I haven’t written to you in many years and that’s probably a good thing. I do miss you though. I miss those earnest letters in which I put my best foot forward and truly believed I deserved the thing I was gasping for. I miss really believing in something, in willing myself to sleep Christmas Eve so you could come and deliver your magic; eating the biscuits and milk carefully laid out (always making sure to leave a bite lest we think you a glutton). I miss Rudolph’s toothy bite marks on the half-eaten carrot. I miss being so fucking precious.
Things kind of went to Hell after you left. Granted, presents took on a more realistic duty. Who could forget the carton of Camel cigarettes and assortment of Bic lighters peeking rebelliously out of my stocking.
Never had a Christmas sock brought such joy! But after your departure came the responsibility to gift with as much magic and intuition as you. Some of my choices landed well, some brought genuine tears (the hand-made gifts of sentimentality) and some gifts concretized my family standing as “freak.”
It was the year I gave my family a toilet seat for Christmas. I was old enough that the gift couldn’t be considered an act of childish naiveté. I think I was well into my predilection for vodka and oranges. Under the advice of another, somewhat remote family member I was lead to believe that a nice wooden toilet seat with brass fixtures would be appealing to new home owners.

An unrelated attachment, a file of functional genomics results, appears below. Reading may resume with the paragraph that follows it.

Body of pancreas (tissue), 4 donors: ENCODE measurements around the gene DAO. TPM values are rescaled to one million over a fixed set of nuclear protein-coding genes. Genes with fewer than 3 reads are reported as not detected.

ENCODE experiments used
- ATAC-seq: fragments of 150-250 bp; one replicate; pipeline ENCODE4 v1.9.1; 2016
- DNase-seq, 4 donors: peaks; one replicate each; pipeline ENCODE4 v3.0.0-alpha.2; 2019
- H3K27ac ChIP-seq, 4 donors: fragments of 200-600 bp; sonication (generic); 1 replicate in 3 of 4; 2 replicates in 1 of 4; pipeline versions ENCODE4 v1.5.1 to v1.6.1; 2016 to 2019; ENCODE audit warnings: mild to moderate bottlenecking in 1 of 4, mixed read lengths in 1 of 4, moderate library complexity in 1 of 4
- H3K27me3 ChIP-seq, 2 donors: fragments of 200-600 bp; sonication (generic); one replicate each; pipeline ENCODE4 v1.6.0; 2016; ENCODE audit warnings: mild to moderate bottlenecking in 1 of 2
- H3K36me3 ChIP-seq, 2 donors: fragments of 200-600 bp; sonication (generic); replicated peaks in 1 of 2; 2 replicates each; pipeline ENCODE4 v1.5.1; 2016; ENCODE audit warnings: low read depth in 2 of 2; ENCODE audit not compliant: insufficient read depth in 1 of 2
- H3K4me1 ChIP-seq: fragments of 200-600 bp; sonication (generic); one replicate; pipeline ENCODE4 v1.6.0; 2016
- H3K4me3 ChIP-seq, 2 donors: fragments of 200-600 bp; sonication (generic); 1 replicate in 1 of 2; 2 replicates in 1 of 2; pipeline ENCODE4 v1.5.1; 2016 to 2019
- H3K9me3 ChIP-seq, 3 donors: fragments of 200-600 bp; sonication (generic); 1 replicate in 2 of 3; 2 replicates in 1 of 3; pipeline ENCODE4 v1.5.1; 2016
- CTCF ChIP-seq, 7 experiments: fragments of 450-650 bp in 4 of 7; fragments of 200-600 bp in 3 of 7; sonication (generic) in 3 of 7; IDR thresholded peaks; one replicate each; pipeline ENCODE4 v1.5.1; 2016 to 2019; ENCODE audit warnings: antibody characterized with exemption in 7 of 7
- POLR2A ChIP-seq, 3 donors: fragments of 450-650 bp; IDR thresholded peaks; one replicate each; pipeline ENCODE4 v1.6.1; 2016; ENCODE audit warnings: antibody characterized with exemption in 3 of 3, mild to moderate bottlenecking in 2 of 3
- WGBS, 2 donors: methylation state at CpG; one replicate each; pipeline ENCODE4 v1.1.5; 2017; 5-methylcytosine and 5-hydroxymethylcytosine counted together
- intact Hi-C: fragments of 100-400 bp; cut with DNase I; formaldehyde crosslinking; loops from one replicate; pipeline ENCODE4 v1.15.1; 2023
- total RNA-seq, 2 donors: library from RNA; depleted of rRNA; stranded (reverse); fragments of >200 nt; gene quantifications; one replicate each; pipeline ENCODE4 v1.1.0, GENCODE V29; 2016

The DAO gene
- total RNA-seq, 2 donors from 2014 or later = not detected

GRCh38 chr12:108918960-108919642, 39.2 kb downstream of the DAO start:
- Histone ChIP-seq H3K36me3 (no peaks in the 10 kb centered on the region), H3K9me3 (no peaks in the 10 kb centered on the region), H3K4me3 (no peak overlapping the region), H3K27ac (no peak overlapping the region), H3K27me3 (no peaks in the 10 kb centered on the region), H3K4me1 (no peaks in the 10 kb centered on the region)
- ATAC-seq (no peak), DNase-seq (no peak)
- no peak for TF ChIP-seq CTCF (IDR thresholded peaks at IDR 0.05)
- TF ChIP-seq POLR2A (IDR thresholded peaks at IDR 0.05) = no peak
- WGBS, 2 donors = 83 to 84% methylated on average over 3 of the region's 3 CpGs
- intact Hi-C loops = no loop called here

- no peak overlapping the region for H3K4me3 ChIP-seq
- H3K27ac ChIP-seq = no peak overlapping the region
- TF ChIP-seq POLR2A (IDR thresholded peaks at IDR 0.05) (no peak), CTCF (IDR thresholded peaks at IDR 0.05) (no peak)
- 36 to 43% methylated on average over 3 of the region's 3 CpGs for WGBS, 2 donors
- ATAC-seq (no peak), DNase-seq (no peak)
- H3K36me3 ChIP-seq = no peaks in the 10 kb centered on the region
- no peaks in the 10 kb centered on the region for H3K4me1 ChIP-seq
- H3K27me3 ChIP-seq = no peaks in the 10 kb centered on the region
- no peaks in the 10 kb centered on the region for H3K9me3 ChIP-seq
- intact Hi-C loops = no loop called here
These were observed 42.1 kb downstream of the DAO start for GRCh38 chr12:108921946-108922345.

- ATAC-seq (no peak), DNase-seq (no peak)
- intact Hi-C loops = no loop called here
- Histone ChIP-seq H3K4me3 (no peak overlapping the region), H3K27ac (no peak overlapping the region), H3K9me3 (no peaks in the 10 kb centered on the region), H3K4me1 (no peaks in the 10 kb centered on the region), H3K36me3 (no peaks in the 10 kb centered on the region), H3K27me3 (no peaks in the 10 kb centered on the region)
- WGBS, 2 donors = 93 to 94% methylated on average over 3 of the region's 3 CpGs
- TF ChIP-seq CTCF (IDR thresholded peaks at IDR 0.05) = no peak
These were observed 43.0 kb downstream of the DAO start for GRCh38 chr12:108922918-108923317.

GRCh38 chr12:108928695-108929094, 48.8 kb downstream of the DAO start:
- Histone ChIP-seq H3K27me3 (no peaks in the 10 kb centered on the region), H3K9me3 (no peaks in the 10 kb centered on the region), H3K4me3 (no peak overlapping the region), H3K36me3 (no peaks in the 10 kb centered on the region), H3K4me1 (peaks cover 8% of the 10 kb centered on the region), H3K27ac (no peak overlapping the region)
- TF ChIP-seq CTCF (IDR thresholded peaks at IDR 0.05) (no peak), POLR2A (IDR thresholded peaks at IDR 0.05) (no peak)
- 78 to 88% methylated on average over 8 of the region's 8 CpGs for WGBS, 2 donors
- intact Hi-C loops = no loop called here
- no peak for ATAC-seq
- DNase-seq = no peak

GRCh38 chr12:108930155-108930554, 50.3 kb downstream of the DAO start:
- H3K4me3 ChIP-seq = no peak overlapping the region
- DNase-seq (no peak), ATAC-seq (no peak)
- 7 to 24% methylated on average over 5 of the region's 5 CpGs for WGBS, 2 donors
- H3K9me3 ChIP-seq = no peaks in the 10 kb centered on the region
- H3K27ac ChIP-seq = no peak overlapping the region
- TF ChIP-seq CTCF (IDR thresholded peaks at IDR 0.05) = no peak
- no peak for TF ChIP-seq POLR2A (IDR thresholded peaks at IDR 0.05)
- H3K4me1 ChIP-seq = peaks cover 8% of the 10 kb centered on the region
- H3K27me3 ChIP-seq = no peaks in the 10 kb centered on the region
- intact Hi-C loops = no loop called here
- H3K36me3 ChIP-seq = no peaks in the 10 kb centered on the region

It had a fashionable cardboard carrying case with a viewing window so one could stop to admire the toilet seat nestled in its temporary housing and a sturdy plastic handle with which to carry it about. This came in handy when I had to cross the US/Canadian border. I had taken the Greyhound into British Columbia from Washington and was required to walk through customs for inspection. I gingerly laid the toilet seat on the counter along with my bag.
“Anything to declare?”
“Just a few Christmas gifts for my family.”
“A toilet seat.”
Snow fell quietly on the Peace Arch border crossing. Seagulls surfed snow drifts. Babies were born. Father Christmas packed his sleigh and somewhere a grizzly bear yawned. Finally, the Customs Agent said,
“Miss, why are you transporting a toilet seat into Canada?”
“It’s a gift for my Mum and Dad. They just bought a new house and I thought…”
The grizzly bear settled in for his winter’s kip, the seagulls lifted off in search of a salty snack and finally the agent waved me on.
“Merry Christmas, Miss.”
I felt that all of Canada was smirking at me in that moment.
I never did see that toilet seat in use. I did ask about it once which was a mistake, we’re British.
“Mum, what happened to that toilet seat what I gave you at Christmas?”
And in the silence that ensued tea was made and drunk, a sausage roll was consumed and a Christmas sweater was knit that could easily house all of Torrance. I still have that sweater but I’d bet all of Father Christmases sleigh bells they don’t have that seat.
I miss you Father Christmas, you Son of a Bitch. You and your big black boots I could never hope to fill.
All my Love,